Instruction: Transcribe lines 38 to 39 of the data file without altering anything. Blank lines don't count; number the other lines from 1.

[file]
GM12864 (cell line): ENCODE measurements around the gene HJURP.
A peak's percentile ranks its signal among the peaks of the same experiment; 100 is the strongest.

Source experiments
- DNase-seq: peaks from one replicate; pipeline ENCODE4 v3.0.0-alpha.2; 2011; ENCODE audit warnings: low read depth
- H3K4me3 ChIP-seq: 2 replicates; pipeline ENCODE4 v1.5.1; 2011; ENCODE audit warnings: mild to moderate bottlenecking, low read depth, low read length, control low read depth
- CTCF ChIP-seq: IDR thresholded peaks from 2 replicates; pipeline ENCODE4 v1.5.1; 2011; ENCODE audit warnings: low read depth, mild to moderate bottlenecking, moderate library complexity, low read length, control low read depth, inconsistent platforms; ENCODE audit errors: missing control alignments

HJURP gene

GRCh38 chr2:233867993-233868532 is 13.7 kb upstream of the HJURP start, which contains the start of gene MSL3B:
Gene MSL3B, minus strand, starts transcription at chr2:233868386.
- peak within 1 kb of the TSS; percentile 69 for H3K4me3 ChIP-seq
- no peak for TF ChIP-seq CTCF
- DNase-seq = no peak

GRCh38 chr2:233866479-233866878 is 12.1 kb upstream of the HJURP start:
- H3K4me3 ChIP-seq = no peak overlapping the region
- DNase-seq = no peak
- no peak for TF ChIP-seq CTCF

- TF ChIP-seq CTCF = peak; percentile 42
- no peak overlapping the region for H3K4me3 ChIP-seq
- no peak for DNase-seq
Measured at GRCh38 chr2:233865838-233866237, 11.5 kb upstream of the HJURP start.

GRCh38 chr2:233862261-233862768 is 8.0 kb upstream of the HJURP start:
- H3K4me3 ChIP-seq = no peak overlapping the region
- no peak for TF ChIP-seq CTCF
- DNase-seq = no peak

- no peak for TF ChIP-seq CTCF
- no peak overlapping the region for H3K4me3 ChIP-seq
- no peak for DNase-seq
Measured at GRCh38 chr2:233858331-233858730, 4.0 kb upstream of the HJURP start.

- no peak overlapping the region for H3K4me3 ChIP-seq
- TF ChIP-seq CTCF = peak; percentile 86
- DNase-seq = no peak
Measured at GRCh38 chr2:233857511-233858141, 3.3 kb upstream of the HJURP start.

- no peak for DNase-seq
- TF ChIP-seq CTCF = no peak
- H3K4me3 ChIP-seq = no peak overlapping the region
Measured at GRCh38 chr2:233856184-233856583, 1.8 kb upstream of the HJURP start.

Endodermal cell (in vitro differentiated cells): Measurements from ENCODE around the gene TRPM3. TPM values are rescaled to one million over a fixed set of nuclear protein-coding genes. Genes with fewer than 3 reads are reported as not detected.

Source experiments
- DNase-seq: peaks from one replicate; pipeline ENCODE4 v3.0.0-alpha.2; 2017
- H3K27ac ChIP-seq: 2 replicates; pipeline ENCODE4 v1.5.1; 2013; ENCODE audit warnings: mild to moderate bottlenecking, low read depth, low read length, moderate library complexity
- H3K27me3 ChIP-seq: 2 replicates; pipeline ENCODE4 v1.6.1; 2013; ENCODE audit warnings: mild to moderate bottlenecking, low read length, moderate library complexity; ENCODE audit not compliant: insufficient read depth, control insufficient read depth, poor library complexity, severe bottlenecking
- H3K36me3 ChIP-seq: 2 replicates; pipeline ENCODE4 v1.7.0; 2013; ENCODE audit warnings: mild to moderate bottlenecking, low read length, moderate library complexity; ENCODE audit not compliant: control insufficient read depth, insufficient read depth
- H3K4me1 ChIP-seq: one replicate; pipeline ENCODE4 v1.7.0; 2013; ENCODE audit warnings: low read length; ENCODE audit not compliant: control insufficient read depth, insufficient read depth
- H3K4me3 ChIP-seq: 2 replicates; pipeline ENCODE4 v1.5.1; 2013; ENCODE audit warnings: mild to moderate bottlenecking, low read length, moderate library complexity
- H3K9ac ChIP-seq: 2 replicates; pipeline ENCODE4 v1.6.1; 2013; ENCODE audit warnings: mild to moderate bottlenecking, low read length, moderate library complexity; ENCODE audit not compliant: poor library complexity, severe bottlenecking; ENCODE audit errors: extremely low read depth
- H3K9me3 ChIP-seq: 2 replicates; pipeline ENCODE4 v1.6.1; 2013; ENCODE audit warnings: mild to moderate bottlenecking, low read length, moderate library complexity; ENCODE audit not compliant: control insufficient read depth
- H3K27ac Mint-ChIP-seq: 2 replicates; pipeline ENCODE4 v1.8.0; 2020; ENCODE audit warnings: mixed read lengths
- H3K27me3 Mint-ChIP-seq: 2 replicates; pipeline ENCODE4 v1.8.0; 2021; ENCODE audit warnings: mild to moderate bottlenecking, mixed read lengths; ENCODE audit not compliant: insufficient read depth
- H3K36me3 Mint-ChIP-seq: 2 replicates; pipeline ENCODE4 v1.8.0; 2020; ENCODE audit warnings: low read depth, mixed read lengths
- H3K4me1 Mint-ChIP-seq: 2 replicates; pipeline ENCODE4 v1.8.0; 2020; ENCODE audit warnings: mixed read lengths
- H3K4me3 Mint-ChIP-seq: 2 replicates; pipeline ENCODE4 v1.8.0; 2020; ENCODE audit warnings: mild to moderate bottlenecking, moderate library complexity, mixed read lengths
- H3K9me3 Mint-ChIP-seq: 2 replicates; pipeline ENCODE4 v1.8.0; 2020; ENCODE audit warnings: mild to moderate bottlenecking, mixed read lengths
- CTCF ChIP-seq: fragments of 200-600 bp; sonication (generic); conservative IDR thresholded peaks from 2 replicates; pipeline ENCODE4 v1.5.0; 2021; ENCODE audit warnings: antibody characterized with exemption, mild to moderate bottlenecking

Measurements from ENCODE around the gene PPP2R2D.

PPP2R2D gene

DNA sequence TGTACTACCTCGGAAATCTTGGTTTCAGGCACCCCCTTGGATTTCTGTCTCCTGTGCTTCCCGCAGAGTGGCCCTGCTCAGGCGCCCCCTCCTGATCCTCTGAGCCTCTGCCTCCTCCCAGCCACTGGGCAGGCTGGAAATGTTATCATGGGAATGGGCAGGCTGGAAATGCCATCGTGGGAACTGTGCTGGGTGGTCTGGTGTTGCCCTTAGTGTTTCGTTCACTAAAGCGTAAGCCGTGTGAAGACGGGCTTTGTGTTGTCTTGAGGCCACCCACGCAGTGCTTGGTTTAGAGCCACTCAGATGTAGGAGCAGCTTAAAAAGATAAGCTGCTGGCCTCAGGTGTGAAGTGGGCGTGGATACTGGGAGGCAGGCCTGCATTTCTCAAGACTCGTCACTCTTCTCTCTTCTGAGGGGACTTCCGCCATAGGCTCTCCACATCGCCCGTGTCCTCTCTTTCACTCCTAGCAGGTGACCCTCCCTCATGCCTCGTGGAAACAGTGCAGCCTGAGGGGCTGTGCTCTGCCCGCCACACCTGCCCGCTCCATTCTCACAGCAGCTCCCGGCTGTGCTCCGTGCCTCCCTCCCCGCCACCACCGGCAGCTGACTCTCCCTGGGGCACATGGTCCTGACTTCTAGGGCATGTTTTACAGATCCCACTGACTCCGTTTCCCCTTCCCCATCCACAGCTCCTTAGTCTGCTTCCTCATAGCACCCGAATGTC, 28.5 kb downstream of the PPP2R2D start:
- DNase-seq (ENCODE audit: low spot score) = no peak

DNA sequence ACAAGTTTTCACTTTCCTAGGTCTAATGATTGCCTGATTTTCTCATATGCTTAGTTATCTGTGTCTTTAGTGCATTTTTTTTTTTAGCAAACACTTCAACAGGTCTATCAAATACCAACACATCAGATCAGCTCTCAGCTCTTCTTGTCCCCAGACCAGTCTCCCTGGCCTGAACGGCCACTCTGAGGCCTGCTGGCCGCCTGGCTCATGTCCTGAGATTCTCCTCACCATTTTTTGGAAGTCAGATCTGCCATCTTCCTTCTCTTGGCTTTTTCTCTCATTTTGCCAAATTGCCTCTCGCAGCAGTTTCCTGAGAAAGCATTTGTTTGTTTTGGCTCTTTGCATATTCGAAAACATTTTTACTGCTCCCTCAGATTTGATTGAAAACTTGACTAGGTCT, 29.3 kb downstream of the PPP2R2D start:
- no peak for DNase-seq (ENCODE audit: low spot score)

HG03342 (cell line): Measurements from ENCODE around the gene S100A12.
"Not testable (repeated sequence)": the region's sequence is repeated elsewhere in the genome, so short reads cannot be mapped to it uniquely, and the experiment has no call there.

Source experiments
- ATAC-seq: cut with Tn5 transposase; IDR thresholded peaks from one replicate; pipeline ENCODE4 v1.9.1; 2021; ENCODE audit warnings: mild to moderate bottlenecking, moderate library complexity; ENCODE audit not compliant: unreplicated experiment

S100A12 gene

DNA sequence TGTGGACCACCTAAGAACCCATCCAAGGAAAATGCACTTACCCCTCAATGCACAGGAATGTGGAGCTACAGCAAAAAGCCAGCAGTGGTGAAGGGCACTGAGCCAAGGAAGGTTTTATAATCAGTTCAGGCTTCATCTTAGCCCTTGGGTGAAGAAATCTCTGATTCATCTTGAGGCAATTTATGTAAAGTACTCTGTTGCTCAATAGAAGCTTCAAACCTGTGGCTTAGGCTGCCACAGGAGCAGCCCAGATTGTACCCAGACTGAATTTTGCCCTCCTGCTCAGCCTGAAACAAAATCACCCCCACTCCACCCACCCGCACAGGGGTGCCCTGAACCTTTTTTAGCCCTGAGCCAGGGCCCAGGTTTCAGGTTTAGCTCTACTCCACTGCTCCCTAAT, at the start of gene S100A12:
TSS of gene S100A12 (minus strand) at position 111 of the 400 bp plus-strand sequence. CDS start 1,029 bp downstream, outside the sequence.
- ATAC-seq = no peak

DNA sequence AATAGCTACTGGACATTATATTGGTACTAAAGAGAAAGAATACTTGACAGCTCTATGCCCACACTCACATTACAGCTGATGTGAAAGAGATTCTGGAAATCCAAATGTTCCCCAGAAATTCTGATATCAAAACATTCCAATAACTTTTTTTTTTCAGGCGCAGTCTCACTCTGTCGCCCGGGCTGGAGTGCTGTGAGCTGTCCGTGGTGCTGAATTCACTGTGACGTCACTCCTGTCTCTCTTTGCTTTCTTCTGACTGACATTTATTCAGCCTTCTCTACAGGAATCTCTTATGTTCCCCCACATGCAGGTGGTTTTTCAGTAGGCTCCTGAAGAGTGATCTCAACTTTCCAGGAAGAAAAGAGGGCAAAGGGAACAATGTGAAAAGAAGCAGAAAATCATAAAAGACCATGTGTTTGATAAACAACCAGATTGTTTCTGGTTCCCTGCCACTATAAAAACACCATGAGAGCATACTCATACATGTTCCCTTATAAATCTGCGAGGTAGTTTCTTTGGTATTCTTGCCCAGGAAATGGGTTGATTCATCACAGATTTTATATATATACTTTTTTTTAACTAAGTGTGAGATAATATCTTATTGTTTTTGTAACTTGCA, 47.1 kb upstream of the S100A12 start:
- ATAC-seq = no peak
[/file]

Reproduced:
Source experiments
- DNase-seq: peaks from one replicate; pipeline ENCODE4 v3.0.0-alpha.2; 2017